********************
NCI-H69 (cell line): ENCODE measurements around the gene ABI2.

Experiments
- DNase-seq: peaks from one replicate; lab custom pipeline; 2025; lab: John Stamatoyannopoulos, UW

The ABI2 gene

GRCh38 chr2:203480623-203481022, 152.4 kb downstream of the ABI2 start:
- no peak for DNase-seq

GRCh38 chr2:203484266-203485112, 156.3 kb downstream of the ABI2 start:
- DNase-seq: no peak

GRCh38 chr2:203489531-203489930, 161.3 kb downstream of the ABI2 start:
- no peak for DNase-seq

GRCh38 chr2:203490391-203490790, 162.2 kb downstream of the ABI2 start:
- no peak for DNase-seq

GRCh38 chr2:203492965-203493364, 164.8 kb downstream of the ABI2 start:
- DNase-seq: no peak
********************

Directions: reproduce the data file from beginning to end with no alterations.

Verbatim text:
NCI-H69 (cell line): ENCODE measurements around the gene ABI2.

Experiments
- DNase-seq: peaks from one replicate; lab custom pipeline; 2025; lab: John Stamatoyannopoulos, UW

The ABI2 gene

GRCh38 chr2:203480623-203481022, 152.4 kb downstream of the ABI2 start:
- no peak for DNase-seq

GRCh38 chr2:203484266-203485112, 156.3 kb downstream of the ABI2 start:
- DNase-seq: no peak

GRCh38 chr2:203489531-203489930, 161.3 kb downstream of the ABI2 start:
- no peak for DNase-seq

GRCh38 chr2:203490391-203490790, 162.2 kb downstream of the ABI2 start:
- no peak for DNase-seq

GRCh38 chr2:203492965-203493364, 164.8 kb downstream of the ABI2 start:
- DNase-seq: no peak